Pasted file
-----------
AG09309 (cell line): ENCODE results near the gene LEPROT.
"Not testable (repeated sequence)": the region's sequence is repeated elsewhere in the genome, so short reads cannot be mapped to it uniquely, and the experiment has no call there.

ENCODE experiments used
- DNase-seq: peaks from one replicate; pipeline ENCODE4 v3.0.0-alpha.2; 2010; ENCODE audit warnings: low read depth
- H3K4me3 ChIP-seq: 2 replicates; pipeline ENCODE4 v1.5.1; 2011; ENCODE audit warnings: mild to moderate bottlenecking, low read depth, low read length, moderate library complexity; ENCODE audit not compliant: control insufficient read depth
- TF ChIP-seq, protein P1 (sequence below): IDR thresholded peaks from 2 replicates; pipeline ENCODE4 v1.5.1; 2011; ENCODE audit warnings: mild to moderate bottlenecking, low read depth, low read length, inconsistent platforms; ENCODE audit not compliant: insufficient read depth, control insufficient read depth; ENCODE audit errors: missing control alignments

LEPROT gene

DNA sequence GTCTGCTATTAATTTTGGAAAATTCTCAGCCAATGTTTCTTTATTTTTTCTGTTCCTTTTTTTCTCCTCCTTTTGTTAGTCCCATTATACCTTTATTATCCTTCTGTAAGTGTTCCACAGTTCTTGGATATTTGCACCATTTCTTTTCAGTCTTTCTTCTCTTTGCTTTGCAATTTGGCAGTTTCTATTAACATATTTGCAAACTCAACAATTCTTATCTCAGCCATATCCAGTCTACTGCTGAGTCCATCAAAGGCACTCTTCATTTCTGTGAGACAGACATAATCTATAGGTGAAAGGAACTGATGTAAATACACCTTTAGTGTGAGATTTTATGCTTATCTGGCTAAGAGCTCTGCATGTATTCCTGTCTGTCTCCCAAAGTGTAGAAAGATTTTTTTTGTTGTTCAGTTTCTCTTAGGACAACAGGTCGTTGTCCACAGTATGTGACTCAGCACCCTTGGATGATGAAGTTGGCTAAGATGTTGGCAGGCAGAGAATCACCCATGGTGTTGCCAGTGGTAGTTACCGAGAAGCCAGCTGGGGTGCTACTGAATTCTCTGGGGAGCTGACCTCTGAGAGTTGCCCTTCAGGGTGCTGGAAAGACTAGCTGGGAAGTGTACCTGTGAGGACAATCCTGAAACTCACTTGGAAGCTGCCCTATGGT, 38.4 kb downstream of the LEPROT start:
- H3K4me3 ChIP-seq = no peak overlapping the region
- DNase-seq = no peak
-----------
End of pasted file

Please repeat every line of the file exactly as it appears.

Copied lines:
AG09309 (cell line): ENCODE results near the gene LEPROT.
"Not testable (repeated sequence)": the region's sequence is repeated elsewhere in the genome, so short reads cannot be mapped to it uniquely, and the experiment has no call there.

ENCODE experiments used
- DNase-seq: peaks from one replicate; pipeline ENCODE4 v3.0.0-alpha.2; 2010; ENCODE audit warnings: low read depth
- H3K4me3 ChIP-seq: 2 replicates; pipeline ENCODE4 v1.5.1; 2011; ENCODE audit warnings: mild to moderate bottlenecking, low read depth, low read length, moderate library complexity; ENCODE audit not compliant: control insufficient read depth
- TF ChIP-seq, protein P1 (sequence below): IDR thresholded peaks from 2 replicates; pipeline ENCODE4 v1.5.1; 2011; ENCODE audit warnings: mild to moderate bottlenecking, low read depth, low read length, inconsistent platforms; ENCODE audit not compliant: insufficient read depth, control insufficient read depth; ENCODE audit errors: missing control alignments

LEPROT gene

DNA sequence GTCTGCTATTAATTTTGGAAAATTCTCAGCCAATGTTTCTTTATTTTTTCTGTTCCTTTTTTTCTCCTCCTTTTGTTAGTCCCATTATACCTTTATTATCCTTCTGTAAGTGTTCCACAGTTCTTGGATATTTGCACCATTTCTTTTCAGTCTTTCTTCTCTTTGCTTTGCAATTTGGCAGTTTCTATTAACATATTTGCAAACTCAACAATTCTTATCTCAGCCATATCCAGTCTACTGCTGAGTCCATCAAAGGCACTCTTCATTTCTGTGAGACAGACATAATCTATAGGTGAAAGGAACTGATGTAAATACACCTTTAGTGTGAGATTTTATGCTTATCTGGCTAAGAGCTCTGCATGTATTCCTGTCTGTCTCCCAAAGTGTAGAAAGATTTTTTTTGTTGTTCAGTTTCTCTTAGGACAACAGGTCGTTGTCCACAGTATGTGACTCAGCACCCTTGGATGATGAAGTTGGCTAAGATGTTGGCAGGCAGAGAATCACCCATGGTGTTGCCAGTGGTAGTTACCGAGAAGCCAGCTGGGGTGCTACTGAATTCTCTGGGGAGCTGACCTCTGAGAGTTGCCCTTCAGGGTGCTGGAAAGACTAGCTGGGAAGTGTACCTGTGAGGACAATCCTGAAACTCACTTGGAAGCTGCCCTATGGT, 38.4 kb downstream of the LEPROT start:
- H3K4me3 ChIP-seq = no peak overlapping the region
- DNase-seq = no peak